Why There Is Such a Fuss about Debt Collection Agents Using Social Media Accounts to Reach Defaulters

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If you take a loan from a company, you will want to be regular with the repayments not just because defaulting would hit your credit score hard but also you would not want to be hounded by a debt collector and embarrassed in front of others. In fact, the very thought of a debt collector knocking at your door is enough for many people to consider not to ever take a loan. With many willful defaulters becoming very inventive about hiding from debt collectors, many debt collectors are trying out everything, including trolling the social media accounts of the defaulters to access them and shame them into paying up.

Fake Social Media Profiles by Debt Collectors

Don’t be in a rush to accept a friend request on your favorite social media account from an unknown person. It could very well be a debt collector who’s trying to access you by creating a fake online profile. Once you accept the friend request, he will be able to access your account and know exactly what you have been doing and who your connections are and leverage them to create pressure on you to pay up. Despite being denounced by everybody as being extremely unethical, more and more debt collectors are resorting to this technique.

Debt Collectors Access Your Personal Information

By accessing your social media account, debt collectors can know every little bit of information about you, which they are not necessarily entitled to such as your date of birth, your residential address, where you work and information about your employment, where you are dining or holidaying, who your friends are, and more. Armed with this kind of details, it becomes very easy for them to hound you till such time the account is squared off. Read 2018 debt reviews to find out which loan companies have the most complaints about loan collection harassment.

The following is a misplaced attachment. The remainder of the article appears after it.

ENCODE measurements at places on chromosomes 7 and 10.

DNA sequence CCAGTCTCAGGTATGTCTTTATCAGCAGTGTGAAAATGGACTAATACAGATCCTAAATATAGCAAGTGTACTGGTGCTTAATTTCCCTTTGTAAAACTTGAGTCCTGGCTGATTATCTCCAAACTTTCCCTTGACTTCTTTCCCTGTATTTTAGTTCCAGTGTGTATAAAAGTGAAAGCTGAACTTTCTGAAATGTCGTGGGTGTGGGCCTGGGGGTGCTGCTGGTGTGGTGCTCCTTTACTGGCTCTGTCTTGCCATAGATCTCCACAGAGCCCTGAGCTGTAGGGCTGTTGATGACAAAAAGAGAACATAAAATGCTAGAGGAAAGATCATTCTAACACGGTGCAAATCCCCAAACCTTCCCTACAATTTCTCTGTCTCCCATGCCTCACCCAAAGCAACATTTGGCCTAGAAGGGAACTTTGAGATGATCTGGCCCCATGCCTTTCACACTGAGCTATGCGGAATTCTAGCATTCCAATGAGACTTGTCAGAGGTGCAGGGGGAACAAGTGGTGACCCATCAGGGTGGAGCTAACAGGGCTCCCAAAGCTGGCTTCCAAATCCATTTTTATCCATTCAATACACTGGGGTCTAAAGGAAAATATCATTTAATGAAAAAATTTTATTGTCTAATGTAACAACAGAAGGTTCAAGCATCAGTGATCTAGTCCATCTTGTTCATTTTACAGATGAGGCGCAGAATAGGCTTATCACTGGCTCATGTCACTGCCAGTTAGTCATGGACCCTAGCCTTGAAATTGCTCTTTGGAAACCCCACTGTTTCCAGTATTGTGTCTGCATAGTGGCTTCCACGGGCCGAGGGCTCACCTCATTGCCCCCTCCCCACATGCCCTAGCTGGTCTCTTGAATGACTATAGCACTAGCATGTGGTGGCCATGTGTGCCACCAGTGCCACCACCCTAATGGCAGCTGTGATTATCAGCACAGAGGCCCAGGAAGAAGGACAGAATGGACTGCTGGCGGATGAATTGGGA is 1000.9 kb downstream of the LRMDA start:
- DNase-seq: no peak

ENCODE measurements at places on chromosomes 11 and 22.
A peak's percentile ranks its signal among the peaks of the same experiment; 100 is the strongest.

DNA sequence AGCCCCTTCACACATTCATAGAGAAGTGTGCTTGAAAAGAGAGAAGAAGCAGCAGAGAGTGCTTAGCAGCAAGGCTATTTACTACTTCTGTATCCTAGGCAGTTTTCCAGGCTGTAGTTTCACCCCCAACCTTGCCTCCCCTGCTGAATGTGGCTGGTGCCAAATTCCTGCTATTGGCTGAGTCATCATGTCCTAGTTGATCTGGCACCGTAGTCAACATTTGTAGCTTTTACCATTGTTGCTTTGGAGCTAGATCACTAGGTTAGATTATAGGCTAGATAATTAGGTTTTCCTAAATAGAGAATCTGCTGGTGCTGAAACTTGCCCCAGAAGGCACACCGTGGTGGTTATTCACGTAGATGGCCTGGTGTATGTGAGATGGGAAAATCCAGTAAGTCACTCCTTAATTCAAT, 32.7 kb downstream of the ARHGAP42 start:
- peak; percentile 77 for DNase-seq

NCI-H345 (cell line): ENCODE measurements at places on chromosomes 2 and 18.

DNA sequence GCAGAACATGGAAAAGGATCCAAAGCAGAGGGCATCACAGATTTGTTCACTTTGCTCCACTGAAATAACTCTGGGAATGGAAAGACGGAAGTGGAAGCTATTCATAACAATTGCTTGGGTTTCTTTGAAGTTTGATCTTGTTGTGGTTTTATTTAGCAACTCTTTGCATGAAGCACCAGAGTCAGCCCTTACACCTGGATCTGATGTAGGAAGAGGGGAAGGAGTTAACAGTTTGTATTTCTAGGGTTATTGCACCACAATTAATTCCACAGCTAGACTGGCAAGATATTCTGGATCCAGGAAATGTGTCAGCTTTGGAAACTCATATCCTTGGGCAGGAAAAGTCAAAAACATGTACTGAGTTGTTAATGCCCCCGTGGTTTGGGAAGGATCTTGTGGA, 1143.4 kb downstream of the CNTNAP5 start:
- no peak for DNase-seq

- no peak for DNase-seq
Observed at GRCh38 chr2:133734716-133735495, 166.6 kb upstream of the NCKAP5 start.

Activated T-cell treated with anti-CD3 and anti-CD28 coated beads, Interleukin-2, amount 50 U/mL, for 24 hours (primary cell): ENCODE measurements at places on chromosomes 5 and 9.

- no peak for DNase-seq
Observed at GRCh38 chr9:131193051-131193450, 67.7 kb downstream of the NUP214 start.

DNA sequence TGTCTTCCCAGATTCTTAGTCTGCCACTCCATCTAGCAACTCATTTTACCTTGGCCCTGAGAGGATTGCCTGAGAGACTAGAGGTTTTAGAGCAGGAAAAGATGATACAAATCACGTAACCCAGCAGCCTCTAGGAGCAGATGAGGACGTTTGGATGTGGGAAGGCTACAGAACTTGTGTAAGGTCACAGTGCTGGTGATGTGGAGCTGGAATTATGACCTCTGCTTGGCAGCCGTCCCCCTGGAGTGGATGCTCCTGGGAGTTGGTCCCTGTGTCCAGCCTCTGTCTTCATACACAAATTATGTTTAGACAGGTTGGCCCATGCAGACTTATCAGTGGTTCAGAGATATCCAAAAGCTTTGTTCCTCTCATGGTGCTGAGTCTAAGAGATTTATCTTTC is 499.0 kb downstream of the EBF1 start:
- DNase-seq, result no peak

Your Loan Default Status Is Broadcasted to All Your Online Connections

One of the most unethical practices by debt collection agents, which have also attracted a lot of negative publicity, is their action of broadcasting your delinquent status to all your online connections. A very personal matter, that could have so many reasons for occurring, is as a result of this unscrupulous action known to many others potentially damaging your goodwill and reputation.

Conclusion

The advent of social media is relatively recent; harassment by using it remains a grey area. The Fair Debt Collection Practices Act (FDCPA) that protects customers was enacted in 1978 and only covers snail mail and landlines, however, even the use of social media must follow the spirit of the law. Debt collectors can only contact customers with their permission and cannot disturb you at work or at home. Debt collectors cannot contact customers using false pretenses, abuse or threaten them. They are specifically prohibited from publishing the personal and financial information of the customer online, including on the social media. Debt collectors are also specifically prohibited from contacting third parties regarding your debt or doing anything with an intention to embarrass you.